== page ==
Health and Global Environment
From air pollution to the spread of vector-borne diseases, changes in our environment have profound repercussions on human health.
The Health and the Global Environment (HGE) Option is offered in collaboration with a highly qualified network of practitioners that encompasses the Centre for Environmental Policy, the MRC-PHE Centre for Environment and Health and the Grantham Institute - Climate Change and the Environment. The option focusses on building students’ knowledge and understanding of the key issues that link human and environmental health.
This is a highly dynamic and stimulating environment in which to study, where you will interact with a range of PhD students, staff scientists and policy analysts working on the most pressing environmental and health issues both locally and globally.
Human health is fundamentally linked to our environment. For example, environmental factors are a root cause of the global disease burden, particularly in developing countries. An estimated 25% of death and disease globally is linked to environmental hazards, this figure reaches 35% in regions such as sub-Saharan Africa. Many of these hazards are created or exacerbated by human activities, so managing health for the environment and the environment for health is a growing priority on the public and global health agenda.
Some key opportunities for improving human health include:
- Improving water quality, sanitation and hygiene could prevent an estimated 1.7 million deaths annually, particularly children in developing nations.
- Eliminating indoor smoke from solid fuels could prevent 1.6 million deaths every year due to respiratory diseases.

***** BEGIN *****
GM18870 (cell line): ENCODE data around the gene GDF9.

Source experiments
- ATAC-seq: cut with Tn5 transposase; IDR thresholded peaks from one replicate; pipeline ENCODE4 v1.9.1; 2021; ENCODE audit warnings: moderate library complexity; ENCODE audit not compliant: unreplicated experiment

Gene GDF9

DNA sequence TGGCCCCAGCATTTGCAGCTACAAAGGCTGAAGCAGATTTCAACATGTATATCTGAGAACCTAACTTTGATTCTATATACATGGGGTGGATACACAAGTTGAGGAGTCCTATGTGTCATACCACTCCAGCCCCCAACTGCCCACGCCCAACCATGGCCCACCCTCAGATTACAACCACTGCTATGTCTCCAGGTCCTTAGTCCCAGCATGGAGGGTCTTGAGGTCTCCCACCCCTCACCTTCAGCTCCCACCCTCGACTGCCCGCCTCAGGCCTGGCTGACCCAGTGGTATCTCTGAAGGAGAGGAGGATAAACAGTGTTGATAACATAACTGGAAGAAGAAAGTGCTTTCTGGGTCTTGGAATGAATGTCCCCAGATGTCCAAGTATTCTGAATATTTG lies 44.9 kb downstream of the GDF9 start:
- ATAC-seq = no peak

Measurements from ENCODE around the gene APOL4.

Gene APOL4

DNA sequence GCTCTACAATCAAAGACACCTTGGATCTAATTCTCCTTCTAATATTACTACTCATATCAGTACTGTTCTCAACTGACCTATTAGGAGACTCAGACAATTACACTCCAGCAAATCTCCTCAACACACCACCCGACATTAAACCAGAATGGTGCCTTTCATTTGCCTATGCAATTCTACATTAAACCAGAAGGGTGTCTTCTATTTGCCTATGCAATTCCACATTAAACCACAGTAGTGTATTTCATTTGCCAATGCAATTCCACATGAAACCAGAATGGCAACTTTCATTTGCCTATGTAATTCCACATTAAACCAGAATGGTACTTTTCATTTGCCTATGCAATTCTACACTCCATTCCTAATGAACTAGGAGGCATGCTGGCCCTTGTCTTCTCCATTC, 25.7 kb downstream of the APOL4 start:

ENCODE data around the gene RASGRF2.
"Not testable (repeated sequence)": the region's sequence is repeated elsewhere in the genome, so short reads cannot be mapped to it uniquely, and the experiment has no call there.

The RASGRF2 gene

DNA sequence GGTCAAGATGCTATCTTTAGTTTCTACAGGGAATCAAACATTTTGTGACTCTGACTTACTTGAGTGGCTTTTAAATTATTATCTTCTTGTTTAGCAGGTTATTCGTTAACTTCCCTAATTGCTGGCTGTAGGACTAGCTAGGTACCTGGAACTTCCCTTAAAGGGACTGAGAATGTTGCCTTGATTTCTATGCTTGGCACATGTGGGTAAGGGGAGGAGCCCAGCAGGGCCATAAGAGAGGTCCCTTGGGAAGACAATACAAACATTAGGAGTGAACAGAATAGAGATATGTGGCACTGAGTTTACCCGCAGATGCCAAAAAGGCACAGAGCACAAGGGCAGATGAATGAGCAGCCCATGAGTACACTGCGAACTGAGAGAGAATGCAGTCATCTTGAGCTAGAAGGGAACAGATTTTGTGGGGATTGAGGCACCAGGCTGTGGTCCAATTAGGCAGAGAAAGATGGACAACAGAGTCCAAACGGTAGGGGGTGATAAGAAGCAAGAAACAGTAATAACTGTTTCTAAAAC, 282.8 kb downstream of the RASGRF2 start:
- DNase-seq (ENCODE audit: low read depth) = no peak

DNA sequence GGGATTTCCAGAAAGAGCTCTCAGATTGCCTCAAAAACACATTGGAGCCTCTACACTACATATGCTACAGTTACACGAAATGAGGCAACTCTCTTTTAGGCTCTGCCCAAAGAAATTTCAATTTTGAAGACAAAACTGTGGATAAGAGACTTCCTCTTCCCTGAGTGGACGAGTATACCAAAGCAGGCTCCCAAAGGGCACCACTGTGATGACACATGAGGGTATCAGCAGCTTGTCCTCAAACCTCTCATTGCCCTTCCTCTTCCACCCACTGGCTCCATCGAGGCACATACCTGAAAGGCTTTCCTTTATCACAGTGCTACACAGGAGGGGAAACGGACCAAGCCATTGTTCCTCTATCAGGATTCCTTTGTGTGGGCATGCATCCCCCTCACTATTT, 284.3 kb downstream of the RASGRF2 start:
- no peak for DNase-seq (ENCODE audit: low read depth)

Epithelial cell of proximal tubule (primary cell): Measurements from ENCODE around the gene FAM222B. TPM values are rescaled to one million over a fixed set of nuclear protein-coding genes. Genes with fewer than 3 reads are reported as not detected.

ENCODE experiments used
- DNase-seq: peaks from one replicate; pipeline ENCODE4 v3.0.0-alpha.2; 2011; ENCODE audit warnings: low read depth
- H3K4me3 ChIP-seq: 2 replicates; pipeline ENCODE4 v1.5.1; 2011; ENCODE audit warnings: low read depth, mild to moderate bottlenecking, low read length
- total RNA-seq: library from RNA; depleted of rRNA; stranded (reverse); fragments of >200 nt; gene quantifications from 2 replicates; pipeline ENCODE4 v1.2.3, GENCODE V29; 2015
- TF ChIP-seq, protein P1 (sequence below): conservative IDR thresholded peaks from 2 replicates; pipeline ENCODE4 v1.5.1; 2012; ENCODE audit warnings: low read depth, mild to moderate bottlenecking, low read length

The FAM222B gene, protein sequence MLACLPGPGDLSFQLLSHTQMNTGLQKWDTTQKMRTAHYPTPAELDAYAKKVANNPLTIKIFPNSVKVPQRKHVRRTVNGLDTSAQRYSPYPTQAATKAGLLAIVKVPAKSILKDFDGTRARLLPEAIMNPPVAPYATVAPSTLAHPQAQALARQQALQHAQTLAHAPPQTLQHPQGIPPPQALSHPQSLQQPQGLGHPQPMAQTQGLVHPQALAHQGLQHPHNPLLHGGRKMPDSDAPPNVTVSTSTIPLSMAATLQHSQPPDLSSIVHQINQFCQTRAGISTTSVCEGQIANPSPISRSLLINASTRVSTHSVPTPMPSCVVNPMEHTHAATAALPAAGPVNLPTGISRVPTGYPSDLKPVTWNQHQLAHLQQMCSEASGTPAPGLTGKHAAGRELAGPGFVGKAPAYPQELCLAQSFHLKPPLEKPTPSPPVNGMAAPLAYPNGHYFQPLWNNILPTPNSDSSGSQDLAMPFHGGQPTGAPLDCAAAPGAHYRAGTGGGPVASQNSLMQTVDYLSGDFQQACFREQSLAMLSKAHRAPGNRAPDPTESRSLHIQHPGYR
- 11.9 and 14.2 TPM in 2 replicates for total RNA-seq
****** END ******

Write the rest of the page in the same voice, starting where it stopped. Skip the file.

- Improving the design of irrigation and water systems, housing, waste disposal, water storage and reducing deforestation and biodiversity loss could help reduce the global burden of infectious diseases - including malaria, which causes over 1.2 million deaths annually, mostly African children under the age of five.
- Preventing acute poisonings associated with the inappropriate use of toxic chemicals and pesticides in industry and agriculture could save 355,000 lives globally each year (the majority in developing countries).
Climate change impacts including extreme weather events (heat waves, floods), changed patterns of disease and effects on agricultural production, are estimated to cause 150,000 deaths annually – forecasts suggest that climate change could become the greatest health challenge in human history with the potential to reverse the gains in health we’ve so far achieved
Addressing many serious health risks will also improve environmental health, for example:
- Tackling urban air pollution generated by vehicles, industries and energy production could help mitigate climate change and reduce direct health impacts - approximately 7 million people die prematurely from air pollution annually.
- Reducing deforestation could help reduce the burden of disease and prevent biodiversity loss.
- Preventing chemical pollution would reduce human exposure to carcinogens and restore ecosystem functions, preventing the loss of ecosystem services such as the provision of fresh water
The Health and the Global Environment (HGE) Option is designed to develop students’ knowledge and understanding of the key issues in environment and health. The emphasis throughout the course is on the understanding of the principles of exposure assessment, epidemiology, toxicology, health risk assessment and health protection, and their application in the field of environment and health, including:
- field sampling and laboratory analysis for direct determination of contaminants within environmental systems;
- practical experience of the use of key methods to assess environmental impacts on health;
- exposure to major global public health challenges, and the stakeholders involved in tackling these issues.
The option content covers four main themes:
Theme 1: Managing the Environment for Health